NuFEAST Nutritional Well-being and growing food

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Welcome to the NuFEAST project: Optimising Nutritional Health and Well-being through local, sustainable food systems.


NuFEAST will explore how sustainable food and eating practices, including growing food at home, in community gardens and allotments, is associated with food knowledge, confidence and skills and “nutritional well-being”.

The concept of “nutritional well-being” is at the centre of this project. Nutritional well-being means more than just getting the right amount of nutrients – it includes being happy with the food available, trusting the source of food, knowing how to produce culturally appropriate and healthy meals and feeling confident that food is contributing to personal and family well-being and also that eating habits do not compromise the long-term well-being of other people, animals and the environment.

Identifying how and when people experience nutritional well-being and what role growing food at home can have in this will contribute towards future directions in nutrition education and in policy development relating to both public health and local, sustainable agriculture.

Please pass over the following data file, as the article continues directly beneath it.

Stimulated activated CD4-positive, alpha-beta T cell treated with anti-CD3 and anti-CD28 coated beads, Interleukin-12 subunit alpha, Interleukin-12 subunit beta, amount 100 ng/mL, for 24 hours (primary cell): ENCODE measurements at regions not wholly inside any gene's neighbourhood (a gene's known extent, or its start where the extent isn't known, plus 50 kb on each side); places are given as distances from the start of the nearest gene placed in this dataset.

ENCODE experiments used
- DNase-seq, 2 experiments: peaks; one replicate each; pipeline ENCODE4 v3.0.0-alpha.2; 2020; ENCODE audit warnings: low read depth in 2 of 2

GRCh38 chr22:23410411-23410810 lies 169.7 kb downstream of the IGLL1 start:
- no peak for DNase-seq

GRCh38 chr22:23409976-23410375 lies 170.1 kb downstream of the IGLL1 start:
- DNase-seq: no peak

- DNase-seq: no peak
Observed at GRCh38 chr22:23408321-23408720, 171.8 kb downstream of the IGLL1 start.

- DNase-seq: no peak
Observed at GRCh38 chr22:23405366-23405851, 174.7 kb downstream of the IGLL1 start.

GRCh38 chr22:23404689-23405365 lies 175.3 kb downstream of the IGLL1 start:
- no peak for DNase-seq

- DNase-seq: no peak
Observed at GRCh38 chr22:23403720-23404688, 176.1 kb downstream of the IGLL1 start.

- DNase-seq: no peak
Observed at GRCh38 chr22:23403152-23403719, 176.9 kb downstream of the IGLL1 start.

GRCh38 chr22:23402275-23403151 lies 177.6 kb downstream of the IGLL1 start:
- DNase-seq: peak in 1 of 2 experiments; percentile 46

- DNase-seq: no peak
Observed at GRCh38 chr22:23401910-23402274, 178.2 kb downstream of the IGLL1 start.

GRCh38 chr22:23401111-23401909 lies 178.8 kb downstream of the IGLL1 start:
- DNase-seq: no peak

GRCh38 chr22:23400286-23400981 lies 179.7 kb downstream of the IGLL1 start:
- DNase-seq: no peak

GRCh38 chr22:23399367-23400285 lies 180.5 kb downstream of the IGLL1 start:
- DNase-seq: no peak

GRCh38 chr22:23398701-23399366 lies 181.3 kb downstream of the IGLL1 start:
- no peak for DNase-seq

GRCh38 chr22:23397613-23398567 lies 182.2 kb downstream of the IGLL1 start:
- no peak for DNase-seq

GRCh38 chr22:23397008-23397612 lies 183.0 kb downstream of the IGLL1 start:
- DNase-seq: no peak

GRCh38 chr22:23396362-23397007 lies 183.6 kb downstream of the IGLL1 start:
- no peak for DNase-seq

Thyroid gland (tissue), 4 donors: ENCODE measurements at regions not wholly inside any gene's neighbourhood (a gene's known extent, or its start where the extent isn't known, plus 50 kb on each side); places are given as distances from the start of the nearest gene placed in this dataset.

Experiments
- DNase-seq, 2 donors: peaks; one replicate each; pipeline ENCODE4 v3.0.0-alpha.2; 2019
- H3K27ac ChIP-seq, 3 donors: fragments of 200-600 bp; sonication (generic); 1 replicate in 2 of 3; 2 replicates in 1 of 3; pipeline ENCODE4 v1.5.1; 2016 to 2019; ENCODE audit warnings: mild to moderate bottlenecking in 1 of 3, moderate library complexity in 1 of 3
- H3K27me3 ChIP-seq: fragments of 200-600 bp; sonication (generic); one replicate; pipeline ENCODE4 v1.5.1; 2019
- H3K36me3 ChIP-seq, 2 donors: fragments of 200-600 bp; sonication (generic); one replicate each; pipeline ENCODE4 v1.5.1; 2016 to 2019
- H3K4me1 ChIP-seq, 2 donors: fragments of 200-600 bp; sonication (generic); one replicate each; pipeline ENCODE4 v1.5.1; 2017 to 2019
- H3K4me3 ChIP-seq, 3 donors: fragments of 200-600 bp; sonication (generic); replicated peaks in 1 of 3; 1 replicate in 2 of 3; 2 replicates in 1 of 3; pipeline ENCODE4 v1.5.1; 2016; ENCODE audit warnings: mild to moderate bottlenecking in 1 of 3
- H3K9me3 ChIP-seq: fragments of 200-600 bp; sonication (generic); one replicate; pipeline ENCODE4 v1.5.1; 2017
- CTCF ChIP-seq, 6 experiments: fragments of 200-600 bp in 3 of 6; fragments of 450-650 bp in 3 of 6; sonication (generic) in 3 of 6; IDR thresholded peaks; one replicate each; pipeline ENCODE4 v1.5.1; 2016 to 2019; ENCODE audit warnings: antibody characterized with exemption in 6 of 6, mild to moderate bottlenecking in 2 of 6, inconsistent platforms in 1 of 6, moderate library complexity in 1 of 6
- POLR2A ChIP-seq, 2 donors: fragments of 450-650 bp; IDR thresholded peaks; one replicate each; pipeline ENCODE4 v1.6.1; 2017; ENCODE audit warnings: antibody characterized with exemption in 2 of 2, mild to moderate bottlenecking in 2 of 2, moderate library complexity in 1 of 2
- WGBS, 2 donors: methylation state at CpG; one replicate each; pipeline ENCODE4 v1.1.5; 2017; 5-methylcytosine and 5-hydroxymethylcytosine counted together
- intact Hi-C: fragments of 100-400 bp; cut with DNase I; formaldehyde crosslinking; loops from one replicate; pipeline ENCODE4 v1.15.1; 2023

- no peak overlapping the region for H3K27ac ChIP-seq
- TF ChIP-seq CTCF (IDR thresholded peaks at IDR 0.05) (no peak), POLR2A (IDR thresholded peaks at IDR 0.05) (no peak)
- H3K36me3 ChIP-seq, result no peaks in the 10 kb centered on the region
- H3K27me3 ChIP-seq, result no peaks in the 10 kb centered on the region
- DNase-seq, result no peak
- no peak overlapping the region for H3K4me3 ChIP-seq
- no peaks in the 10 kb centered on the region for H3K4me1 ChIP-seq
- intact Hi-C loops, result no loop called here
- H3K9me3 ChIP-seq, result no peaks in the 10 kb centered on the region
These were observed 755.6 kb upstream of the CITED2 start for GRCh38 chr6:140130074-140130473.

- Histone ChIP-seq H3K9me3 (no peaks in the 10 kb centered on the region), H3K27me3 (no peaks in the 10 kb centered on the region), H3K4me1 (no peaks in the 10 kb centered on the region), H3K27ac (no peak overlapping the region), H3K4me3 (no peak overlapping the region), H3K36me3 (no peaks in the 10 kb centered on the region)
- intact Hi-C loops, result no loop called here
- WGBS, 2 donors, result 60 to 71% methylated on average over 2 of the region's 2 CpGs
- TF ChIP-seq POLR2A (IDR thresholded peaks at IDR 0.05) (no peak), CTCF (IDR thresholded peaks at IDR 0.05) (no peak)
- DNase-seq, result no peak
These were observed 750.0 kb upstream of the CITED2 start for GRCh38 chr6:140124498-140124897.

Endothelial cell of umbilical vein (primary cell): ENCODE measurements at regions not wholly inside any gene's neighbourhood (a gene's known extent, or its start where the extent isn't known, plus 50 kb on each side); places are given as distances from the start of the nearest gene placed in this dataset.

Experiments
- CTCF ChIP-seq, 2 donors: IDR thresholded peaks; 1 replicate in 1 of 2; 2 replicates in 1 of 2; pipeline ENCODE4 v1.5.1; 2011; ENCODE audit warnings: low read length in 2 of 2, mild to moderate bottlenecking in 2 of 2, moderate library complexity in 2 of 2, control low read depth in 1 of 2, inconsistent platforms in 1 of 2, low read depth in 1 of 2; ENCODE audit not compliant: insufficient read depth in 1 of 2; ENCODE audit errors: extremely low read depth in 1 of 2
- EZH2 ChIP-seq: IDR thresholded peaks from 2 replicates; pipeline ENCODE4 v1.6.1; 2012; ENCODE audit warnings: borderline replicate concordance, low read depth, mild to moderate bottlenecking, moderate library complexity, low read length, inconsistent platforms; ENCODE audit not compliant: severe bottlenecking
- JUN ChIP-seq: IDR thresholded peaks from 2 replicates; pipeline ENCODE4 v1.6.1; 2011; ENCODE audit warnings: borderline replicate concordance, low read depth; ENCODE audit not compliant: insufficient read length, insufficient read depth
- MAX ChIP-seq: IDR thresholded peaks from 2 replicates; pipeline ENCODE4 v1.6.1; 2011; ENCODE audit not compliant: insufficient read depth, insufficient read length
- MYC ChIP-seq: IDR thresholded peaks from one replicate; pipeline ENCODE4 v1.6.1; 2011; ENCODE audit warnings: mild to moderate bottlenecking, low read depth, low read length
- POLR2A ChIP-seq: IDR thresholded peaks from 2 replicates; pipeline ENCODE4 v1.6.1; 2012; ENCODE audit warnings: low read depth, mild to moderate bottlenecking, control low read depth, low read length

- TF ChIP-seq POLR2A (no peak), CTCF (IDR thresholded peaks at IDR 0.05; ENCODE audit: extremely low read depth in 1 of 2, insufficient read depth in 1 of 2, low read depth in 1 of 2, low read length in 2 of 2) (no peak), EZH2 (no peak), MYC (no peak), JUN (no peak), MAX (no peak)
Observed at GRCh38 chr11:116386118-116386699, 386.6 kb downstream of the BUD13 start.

Why is this project important?

Communities in the UK and Europe are investigating ways of improving their food systems in order to eat more sustainably, with the aim of improving both planetary and human health. Throughout the UK there are 40 Sustainable Food Cities, each with their own local challenges. Although the food systems in each city and town are unique, one universal feature is encouragement and support for more home grown and locally grown food. A culture shift will be required in order to make home growing more widespread. More information surrounding the benefits of home grown food for human health as well as the environment can contribute towards changes in policy and thinking that will mean more widespread growing food, cooking food and valuing local food in our society.

Latest news from this project:

NuFEAST is a two year EU funded project (Marie Skłodowska-Curie, Horizon 2020) starting in September 2015 and ending in August 2017. It has resulted in partnership between Bournemouth University and Bournemouth and Poole Sustainable Food City Project.

The research team consists of:

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